JACKSON, Miss. (WLBT) - Over the past three days, state leaders have been holding daily news conferences to keep the public informed during this coronavirus pandemic, yet also reveal the Mississippi State Department of Health keeps some details to itself, citing privacy and panic as primary reasons for the move.
At a news conference Wednesday, state health officer Dr. Thomas Dobbs addressed a reporter’s question when they asked -- as 3 On Your Side did multiple times -- for how many ventilators are available across the state’s hospitals.
Dobbs cited the potential for fear and confusion as a reason for not releasing that to the public.
“It changes so quickly, it’s not something we want to publish. It’s also something that people would freak out if they were looking and seeing, ohh ‘it’s gone up ten percent or gone down ten percent.’ It’s such a dynamic number that we don’t publish it," Dobbs said Wednesday during a press conference that aired across the state.
Dobbs admitted, however, that MSDH did know how many were available, adding that the state has enough at its disposal right now.
Phone calls and emails placed to the University of Mississippi Medical Center and Baptist hospitals throughout the state confirms 125 to 150 ventilators at UMMC and 165 within the state’s Baptist network.
During that same press conference, another reporter asked Dobbs about the number of healthcare workers infected with COVID-19: did the agency know how many were affected and whether it would release that number.
Again, Dobbs said MSDH has that information, but has chosen not to disclose it.
“We do have that number. We don’t post it. We always try to put information out there that balances the needs, you know, the general public, but also that protects the anonymity of different folks," Dobbs said.
Dobbs said that they’ve released more information as the state’s cases have increased, which is true.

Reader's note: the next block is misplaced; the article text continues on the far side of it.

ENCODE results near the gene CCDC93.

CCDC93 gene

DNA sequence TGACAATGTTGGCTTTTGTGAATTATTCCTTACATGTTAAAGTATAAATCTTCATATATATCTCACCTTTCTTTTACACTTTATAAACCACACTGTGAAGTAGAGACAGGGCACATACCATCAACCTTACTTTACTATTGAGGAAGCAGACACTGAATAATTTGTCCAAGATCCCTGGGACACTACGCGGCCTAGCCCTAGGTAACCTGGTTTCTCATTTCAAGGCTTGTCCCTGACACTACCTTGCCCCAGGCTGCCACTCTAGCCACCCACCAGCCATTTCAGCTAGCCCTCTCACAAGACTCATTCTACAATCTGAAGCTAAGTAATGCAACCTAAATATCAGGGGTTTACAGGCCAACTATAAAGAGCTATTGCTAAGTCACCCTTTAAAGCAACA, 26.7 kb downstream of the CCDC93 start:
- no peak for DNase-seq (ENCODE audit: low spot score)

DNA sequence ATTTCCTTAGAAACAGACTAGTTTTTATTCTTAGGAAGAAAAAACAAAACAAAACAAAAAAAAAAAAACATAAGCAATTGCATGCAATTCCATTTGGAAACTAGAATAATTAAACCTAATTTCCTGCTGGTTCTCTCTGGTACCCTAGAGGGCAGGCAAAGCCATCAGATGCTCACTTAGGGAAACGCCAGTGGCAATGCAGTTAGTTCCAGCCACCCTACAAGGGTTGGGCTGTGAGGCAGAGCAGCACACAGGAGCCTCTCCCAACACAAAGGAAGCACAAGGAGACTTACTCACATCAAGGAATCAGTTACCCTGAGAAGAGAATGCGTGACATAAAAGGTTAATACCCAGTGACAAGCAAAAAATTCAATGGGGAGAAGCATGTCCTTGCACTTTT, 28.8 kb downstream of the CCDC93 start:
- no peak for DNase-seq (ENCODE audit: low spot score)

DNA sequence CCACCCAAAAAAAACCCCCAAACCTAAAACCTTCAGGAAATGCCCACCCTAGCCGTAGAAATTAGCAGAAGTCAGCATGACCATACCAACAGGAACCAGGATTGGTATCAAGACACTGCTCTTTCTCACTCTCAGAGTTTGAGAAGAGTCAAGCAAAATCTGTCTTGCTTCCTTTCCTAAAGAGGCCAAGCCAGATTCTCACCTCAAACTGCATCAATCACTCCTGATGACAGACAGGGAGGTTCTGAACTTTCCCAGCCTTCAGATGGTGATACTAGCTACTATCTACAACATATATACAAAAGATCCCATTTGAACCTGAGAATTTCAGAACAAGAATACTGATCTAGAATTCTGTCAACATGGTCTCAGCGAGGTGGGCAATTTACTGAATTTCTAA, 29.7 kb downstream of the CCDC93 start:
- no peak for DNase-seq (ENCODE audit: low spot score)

MSDH provides information on age groups affected, the percentage of those hospitalized with COVID-19 and the number of tests done by the state’s public health lab, as well as the date most patients started noticing symptoms.
However, it’s difficult to understand how releasing a total number of healthcare workers infected statewide would identify someone and violate patient privacy.
That withholding of information creates a less-than-complete picture of Mississippi’s health care system and its readiness, making it harder for the public and press to question the state’s leaders about whether they did enough to fully prepare for the expected spike in cases and hospitalizations that has already taken place in several parts of the country.
Privacy concerns also serve as the main reason the state’s health department has chosen not to divulge the names of long-term care facilities with COVID-19 outbreaks in Mississippi.
Instead, the agency discloses the county where that facility is located.
“It’s a delicate balance between anonymity and public information. As more information accumulates, we can release more information," Dobbs said.
By contrast, Louisiana already releases names of those long-term care facilities with outbreaks.
In fact, on Thursday, the Louisiana Department of Health provided the number of ventilators available statewide and by region.
Dobbs said he believes telling Mississippians how many are in intensive care and how many are already on ventilators would be useful, indicating concerned residents may see that in the future.